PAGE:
4. How important do you think it is to engage young people in opera, both as artists and audiences?

I must confess that I was a latecomer to the opera form, as the first opera I actually watched was WAO’s production of The Pearl Fishers in 2016. I started to appreciate the art form more, and I delved into a variety of different operas to see what was out there. I wish I had been introduced to opera earlier, as some of the best musical moments and writing can be found in opera and can be quite inspiring.

When young people actually get involved in the creative aspects of opera, we can see how the transformative power of music and drama affects them – the confidence that comes with learning how to express and share ideas in an environment of mutual respect, to create something of which they can be proud.

Just before the pandemic hit, I was working on an educational show to tour around Perth and regional areas for WAO during Harmony Week with fellow YAPs Chelsea Burns and Lachlann Lawton. Programs like these are so important for kids to experience, so here’s hoping we can get back out on the road and showcase what opera has to offer!

5. What have you learned about yourself over the past few months?

The importance of taking breaks and having time to myself. I’m usually flat out working between teaching, accompanying, performing and rehearsing. Only took a pandemic to stop me in my tracks and make me reset…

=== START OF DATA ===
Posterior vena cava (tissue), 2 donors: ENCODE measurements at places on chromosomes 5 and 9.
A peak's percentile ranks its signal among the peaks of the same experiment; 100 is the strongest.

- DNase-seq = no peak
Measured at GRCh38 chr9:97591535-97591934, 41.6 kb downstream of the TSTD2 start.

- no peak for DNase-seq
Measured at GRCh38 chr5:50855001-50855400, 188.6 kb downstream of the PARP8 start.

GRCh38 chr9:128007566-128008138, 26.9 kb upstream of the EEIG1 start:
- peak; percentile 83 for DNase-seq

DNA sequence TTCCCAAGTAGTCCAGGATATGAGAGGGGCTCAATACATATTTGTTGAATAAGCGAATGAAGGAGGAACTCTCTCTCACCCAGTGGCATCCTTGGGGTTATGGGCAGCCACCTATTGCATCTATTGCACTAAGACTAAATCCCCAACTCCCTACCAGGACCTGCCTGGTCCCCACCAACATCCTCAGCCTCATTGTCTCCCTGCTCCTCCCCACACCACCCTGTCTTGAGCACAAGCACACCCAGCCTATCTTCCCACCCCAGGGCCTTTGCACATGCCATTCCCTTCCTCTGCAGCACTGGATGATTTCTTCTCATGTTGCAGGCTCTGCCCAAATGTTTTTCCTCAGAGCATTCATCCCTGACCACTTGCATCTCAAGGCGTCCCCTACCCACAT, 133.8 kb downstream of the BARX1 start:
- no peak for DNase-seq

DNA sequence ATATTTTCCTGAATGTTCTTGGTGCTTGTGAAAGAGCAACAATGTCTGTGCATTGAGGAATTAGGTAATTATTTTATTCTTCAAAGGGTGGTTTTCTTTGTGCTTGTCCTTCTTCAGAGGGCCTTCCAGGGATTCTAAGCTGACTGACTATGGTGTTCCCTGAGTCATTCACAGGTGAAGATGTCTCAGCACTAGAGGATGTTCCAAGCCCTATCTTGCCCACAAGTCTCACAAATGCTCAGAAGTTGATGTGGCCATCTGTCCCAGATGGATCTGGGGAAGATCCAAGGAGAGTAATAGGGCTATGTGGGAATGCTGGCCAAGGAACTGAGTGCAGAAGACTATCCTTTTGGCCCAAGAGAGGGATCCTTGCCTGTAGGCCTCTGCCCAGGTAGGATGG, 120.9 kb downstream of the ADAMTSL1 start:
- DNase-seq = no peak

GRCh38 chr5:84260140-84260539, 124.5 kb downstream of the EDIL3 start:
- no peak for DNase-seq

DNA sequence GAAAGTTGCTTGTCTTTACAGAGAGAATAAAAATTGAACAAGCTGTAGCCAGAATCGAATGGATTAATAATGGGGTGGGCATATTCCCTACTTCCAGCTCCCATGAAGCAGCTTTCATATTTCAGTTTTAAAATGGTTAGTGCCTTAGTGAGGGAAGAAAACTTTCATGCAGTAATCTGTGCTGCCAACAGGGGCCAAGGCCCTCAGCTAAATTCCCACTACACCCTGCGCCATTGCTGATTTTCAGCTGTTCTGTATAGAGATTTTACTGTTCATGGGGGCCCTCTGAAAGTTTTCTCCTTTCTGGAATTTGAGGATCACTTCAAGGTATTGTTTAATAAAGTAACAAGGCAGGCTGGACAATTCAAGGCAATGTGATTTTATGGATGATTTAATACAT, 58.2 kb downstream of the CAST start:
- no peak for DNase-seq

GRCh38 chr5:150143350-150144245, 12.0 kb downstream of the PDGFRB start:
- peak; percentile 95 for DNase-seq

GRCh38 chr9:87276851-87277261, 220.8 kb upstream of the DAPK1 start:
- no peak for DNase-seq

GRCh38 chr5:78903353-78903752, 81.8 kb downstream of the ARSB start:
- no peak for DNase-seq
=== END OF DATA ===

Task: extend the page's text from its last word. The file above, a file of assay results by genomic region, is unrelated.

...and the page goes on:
6. How will you be spending your days now that restrictions are relaxed?

Slowly getting back to work – whether it’s accompanying for exams, recitals, or music nights, or preparing The Nightingale for WAO. I’ll also be supporting as many local businesses as I can, especially with my continuing quest to sample burgers from as many places as possible (also a valid payment option for a hungry musician).

7. What exciting projects do you have on the horizon?

Apart from preparing for The Nightingale, I’ve got a couple of potential projects lined up, including learning repertoire for some chamber music concerts, such as the Brahms and Madsen Horn Trios and Percy Grainger’s arrangement of Gershwin’s Porgy and Bess for two pianos.

I’ll also be continuing to perform for some residential aged care homes (socially distanced of course) with Lachlann and Chelsea, with a selection of operatic and modern favourites.


Don’t miss The Nightingale on 3 & 4 October – featuring Adrian Soares as repetiteur, this production is an exciting new collaboration between five companies. Find out more here.



Adrian Soares is a current member of the Wesfarmers Arts Young Artist Program at West Australian Opera as a repetiteur. He completed his piano studies at UWA with First Class Honours in 2019, and was awarded the prestigious Tunley Music Scholarship, the VOSE Concerto Prize, Waveney Wansborough Prize and Flora Bunning Chamber Prize. Adrian has also performed with WASO as a casual musician and as a soloist performing Ravel’s Piano Concerto in G. He currently works as both piano teacher and accompanist for Iona Presentation College and Mercedes College, whilst also working as a freelance performer and accompanist for many ensembles and soloists in Perth. Adrian was recently awarded the Lady Callaway Award from the Australian Society of Music Education in recognition for outstanding service as an accompanist in the field of music education.